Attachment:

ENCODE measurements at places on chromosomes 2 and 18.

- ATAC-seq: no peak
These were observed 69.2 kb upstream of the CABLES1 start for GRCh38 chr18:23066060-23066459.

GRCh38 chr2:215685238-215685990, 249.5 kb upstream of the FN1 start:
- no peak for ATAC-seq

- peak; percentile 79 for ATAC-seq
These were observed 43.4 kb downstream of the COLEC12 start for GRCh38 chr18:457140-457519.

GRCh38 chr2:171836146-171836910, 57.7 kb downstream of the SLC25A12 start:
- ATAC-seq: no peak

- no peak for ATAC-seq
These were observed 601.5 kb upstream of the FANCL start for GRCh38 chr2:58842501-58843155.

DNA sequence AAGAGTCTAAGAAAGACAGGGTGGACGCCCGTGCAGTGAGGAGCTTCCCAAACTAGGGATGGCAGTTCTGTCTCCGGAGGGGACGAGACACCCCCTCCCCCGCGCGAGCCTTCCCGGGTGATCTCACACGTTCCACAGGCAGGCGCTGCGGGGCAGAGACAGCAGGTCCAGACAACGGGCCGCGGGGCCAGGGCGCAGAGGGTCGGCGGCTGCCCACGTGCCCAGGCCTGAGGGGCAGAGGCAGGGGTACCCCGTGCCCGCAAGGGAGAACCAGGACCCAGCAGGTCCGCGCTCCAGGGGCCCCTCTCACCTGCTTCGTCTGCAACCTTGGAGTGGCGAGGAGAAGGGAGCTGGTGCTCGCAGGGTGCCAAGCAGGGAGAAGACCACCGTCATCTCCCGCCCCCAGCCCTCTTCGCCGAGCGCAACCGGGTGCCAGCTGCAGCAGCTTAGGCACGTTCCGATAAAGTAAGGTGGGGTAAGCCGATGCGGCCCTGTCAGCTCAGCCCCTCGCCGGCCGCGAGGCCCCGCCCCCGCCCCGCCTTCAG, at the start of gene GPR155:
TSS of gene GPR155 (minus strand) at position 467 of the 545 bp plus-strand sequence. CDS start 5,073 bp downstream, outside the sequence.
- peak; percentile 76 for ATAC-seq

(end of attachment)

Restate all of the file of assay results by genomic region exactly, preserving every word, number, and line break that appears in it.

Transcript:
ENCODE measurements at places on chromosomes 2 and 18.

- ATAC-seq: no peak
These were observed 69.2 kb upstream of the CABLES1 start for GRCh38 chr18:23066060-23066459.

GRCh38 chr2:215685238-215685990, 249.5 kb upstream of the FN1 start:
- no peak for ATAC-seq

- peak; percentile 79 for ATAC-seq
These were observed 43.4 kb downstream of the COLEC12 start for GRCh38 chr18:457140-457519.

GRCh38 chr2:171836146-171836910, 57.7 kb downstream of the SLC25A12 start:
- ATAC-seq: no peak

- no peak for ATAC-seq
These were observed 601.5 kb upstream of the FANCL start for GRCh38 chr2:58842501-58843155.

DNA sequence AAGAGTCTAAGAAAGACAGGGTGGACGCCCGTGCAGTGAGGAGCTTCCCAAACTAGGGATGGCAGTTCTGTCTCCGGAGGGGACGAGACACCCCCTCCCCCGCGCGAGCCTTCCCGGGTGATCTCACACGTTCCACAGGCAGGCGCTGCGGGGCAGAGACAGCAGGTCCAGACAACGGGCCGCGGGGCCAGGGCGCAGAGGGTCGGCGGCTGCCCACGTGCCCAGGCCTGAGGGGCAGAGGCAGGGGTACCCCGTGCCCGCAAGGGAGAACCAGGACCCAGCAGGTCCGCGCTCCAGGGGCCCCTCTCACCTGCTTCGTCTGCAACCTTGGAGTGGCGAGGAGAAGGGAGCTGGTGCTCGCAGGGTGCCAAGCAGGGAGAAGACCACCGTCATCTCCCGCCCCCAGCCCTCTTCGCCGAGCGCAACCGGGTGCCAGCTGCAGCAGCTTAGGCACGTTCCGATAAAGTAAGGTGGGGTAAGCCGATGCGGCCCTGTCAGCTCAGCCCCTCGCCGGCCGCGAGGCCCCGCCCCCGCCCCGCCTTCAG, at the start of gene GPR155:
TSS of gene GPR155 (minus strand) at position 467 of the 545 bp plus-strand sequence. CDS start 5,073 bp downstream, outside the sequence.
- peak; percentile 76 for ATAC-seq